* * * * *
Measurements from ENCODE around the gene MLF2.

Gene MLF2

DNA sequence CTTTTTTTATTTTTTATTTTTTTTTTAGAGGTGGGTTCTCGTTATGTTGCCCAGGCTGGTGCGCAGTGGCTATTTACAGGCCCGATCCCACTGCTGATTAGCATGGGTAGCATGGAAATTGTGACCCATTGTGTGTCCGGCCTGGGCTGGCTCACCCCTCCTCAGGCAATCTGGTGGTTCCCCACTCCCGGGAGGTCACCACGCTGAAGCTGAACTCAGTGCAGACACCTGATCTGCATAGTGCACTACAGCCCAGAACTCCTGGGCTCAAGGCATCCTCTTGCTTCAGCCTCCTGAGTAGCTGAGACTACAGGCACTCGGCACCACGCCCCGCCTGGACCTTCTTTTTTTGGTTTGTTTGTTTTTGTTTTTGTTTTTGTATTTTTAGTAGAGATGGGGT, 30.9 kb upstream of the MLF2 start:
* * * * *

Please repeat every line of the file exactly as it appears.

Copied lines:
Measurements from ENCODE around the gene MLF2.

Gene MLF2

DNA sequence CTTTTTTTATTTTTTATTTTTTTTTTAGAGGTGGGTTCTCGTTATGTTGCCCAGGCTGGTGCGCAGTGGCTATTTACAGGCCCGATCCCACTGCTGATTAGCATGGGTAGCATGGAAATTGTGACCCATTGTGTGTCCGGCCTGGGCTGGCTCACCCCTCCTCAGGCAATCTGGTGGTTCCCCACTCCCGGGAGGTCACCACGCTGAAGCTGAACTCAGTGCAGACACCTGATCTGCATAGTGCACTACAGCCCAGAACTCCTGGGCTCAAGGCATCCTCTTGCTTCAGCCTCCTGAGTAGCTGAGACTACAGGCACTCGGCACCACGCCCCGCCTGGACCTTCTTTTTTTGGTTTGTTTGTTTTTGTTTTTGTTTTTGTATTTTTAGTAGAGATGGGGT, 30.9 kb upstream of the MLF2 start: